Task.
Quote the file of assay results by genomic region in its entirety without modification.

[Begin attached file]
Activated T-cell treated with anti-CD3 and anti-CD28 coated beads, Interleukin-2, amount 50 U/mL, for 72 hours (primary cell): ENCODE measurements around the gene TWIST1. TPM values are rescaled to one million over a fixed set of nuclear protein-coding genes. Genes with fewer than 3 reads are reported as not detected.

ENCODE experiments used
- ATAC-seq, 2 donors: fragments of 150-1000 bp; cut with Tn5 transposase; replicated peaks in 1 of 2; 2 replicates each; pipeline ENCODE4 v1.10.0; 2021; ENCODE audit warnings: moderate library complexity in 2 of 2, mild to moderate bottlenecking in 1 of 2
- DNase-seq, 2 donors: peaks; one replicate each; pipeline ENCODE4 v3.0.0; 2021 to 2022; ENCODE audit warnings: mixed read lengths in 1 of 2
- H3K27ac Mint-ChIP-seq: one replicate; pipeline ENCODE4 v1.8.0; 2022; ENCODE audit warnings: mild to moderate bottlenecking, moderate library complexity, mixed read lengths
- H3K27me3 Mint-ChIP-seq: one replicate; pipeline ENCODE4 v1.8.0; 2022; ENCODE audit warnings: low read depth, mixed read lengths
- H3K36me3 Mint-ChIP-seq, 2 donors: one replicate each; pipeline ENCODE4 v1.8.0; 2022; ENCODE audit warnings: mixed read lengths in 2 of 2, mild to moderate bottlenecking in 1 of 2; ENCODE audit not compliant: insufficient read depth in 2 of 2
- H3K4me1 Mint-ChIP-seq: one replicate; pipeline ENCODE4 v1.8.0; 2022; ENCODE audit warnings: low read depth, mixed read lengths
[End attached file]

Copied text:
Activated T-cell treated with anti-CD3 and anti-CD28 coated beads, Interleukin-2, amount 50 U/mL, for 72 hours (primary cell): ENCODE measurements around the gene TWIST1. TPM values are rescaled to one million over a fixed set of nuclear protein-coding genes. Genes with fewer than 3 reads are reported as not detected.

ENCODE experiments used
- ATAC-seq, 2 donors: fragments of 150-1000 bp; cut with Tn5 transposase; replicated peaks in 1 of 2; 2 replicates each; pipeline ENCODE4 v1.10.0; 2021; ENCODE audit warnings: moderate library complexity in 2 of 2, mild to moderate bottlenecking in 1 of 2
- DNase-seq, 2 donors: peaks; one replicate each; pipeline ENCODE4 v3.0.0; 2021 to 2022; ENCODE audit warnings: mixed read lengths in 1 of 2
- H3K27ac Mint-ChIP-seq: one replicate; pipeline ENCODE4 v1.8.0; 2022; ENCODE audit warnings: mild to moderate bottlenecking, moderate library complexity, mixed read lengths
- H3K27me3 Mint-ChIP-seq: one replicate; pipeline ENCODE4 v1.8.0; 2022; ENCODE audit warnings: low read depth, mixed read lengths
- H3K36me3 Mint-ChIP-seq, 2 donors: one replicate each; pipeline ENCODE4 v1.8.0; 2022; ENCODE audit warnings: mixed read lengths in 2 of 2, mild to moderate bottlenecking in 1 of 2; ENCODE audit not compliant: insufficient read depth in 2 of 2
- H3K4me1 Mint-ChIP-seq: one replicate; pipeline ENCODE4 v1.8.0; 2022; ENCODE audit warnings: low read depth, mixed read lengths